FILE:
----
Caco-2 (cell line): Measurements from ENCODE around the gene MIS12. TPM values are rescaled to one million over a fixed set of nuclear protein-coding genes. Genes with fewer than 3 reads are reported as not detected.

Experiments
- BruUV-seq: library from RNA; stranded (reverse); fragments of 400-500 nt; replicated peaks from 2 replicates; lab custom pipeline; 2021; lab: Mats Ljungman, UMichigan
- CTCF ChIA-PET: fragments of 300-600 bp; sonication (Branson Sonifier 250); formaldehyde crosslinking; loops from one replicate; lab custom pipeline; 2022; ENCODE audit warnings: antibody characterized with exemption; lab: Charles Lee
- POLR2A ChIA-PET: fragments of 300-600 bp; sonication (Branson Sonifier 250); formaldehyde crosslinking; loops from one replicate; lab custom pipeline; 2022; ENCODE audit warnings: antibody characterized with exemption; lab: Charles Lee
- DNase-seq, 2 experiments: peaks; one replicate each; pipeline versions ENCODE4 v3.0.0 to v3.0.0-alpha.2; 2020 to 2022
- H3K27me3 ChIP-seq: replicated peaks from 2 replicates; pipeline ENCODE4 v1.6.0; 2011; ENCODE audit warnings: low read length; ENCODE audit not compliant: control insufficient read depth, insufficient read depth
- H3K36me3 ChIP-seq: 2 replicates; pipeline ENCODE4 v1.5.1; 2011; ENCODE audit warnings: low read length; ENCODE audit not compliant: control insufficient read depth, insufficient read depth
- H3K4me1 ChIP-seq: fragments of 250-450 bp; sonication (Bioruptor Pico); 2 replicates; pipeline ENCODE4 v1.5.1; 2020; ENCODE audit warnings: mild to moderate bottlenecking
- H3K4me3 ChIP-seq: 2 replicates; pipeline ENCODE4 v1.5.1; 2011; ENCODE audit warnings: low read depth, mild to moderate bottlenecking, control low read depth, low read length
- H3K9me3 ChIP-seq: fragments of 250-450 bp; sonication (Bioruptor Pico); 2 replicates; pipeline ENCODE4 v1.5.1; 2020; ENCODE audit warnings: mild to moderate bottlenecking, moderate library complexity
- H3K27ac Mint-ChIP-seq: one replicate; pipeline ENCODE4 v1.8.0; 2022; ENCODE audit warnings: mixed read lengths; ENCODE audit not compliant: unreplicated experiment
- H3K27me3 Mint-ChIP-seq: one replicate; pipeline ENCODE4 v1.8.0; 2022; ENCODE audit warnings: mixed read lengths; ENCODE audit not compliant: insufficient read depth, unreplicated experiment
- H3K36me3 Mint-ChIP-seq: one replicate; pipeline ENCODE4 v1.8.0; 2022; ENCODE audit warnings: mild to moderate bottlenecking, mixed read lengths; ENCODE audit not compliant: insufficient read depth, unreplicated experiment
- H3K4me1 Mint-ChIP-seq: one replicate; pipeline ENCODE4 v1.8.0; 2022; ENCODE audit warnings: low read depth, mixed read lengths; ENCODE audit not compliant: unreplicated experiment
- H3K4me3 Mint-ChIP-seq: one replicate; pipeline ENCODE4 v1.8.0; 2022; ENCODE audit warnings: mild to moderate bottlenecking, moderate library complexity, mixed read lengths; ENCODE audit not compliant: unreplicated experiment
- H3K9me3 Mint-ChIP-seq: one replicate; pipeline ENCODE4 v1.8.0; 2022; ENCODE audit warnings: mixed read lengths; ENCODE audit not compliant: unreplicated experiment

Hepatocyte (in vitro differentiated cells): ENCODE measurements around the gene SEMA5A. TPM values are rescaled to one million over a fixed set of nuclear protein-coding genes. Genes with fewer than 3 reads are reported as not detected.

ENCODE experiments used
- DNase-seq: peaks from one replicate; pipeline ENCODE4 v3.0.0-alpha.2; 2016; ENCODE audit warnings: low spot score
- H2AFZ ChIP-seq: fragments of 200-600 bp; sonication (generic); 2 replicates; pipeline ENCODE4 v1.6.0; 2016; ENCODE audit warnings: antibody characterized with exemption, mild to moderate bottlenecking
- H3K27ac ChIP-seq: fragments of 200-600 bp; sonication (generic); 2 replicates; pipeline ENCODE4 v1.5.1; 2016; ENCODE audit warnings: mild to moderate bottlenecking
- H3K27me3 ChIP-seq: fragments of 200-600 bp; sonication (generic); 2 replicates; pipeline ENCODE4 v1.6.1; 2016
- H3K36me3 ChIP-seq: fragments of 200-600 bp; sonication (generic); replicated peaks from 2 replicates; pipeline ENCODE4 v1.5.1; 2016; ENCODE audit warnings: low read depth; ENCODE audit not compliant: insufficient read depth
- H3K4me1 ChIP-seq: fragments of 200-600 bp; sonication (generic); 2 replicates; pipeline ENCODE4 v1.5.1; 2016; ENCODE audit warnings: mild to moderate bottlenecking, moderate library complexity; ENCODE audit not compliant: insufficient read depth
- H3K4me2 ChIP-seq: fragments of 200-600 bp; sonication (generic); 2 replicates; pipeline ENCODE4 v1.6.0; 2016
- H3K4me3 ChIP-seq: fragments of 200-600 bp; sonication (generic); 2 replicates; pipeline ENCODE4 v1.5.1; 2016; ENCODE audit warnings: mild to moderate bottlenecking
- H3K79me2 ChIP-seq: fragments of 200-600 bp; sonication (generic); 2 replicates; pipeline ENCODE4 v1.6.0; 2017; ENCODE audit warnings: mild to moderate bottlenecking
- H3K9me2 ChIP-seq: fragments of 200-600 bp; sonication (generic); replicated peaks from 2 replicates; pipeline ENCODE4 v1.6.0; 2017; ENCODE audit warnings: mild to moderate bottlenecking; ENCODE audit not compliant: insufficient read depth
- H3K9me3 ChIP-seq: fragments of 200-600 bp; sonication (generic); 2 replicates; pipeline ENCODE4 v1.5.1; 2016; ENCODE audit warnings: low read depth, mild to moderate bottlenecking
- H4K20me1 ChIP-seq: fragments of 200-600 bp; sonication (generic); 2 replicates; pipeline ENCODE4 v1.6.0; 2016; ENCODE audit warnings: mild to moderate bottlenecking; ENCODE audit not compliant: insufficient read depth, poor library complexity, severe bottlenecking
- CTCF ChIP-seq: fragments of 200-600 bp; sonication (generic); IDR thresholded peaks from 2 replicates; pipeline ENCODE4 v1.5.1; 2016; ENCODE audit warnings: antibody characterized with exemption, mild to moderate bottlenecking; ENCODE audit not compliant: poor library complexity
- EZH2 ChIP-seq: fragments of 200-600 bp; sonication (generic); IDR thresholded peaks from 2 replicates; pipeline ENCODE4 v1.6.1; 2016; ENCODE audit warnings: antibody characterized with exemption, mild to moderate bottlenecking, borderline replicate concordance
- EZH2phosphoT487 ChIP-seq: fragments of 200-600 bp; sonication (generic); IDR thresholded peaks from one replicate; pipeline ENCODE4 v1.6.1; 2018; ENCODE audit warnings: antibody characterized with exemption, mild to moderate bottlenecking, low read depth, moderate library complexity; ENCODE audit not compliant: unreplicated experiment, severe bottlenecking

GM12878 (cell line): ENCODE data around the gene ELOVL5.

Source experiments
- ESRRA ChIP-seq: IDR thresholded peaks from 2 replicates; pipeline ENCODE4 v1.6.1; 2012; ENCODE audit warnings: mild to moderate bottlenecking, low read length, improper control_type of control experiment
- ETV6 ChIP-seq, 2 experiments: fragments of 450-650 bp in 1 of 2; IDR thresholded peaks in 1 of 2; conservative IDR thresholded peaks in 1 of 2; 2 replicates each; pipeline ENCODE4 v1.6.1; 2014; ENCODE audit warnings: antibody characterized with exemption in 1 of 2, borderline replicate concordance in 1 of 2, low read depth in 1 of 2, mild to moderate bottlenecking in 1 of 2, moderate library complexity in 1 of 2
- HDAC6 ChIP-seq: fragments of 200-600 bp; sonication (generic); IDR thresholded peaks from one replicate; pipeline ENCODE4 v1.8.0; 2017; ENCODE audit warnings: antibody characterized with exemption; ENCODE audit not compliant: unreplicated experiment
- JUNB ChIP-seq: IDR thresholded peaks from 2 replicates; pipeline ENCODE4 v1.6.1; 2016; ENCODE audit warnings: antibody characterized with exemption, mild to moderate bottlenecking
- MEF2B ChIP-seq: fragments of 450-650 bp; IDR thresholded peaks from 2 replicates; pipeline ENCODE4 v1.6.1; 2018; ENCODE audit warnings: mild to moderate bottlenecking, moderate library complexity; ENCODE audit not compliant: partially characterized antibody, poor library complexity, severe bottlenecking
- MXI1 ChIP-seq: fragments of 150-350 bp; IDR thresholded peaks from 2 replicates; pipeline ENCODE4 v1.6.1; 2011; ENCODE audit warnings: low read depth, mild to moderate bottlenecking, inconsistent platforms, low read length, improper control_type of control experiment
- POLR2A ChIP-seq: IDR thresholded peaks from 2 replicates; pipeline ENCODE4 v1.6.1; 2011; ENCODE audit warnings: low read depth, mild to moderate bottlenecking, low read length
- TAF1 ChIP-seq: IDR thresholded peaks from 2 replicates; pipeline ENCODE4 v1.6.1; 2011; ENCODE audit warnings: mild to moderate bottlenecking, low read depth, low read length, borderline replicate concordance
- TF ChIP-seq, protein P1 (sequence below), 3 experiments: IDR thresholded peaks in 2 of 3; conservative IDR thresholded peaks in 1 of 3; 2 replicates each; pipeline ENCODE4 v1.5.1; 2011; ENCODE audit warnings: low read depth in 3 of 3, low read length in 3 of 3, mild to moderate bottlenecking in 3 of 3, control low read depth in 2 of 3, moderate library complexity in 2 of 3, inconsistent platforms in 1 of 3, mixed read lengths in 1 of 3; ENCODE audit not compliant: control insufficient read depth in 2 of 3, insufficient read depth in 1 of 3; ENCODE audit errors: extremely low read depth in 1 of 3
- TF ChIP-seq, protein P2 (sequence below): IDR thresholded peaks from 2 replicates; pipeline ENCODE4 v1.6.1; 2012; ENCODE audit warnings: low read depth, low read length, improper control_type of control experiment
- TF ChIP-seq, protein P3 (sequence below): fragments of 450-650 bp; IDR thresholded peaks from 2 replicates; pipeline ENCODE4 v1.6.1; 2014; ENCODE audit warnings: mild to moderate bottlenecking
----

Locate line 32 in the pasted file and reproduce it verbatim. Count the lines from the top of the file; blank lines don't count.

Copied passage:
- CTCF ChIP-seq: fragments of 200-600 bp; sonication (generic); IDR thresholded peaks from 2 replicates; pipeline ENCODE4 v1.5.1; 2016; ENCODE audit warnings: antibody characterized with exemption, mild to moderate bottlenecking; ENCODE audit not compliant: poor library complexity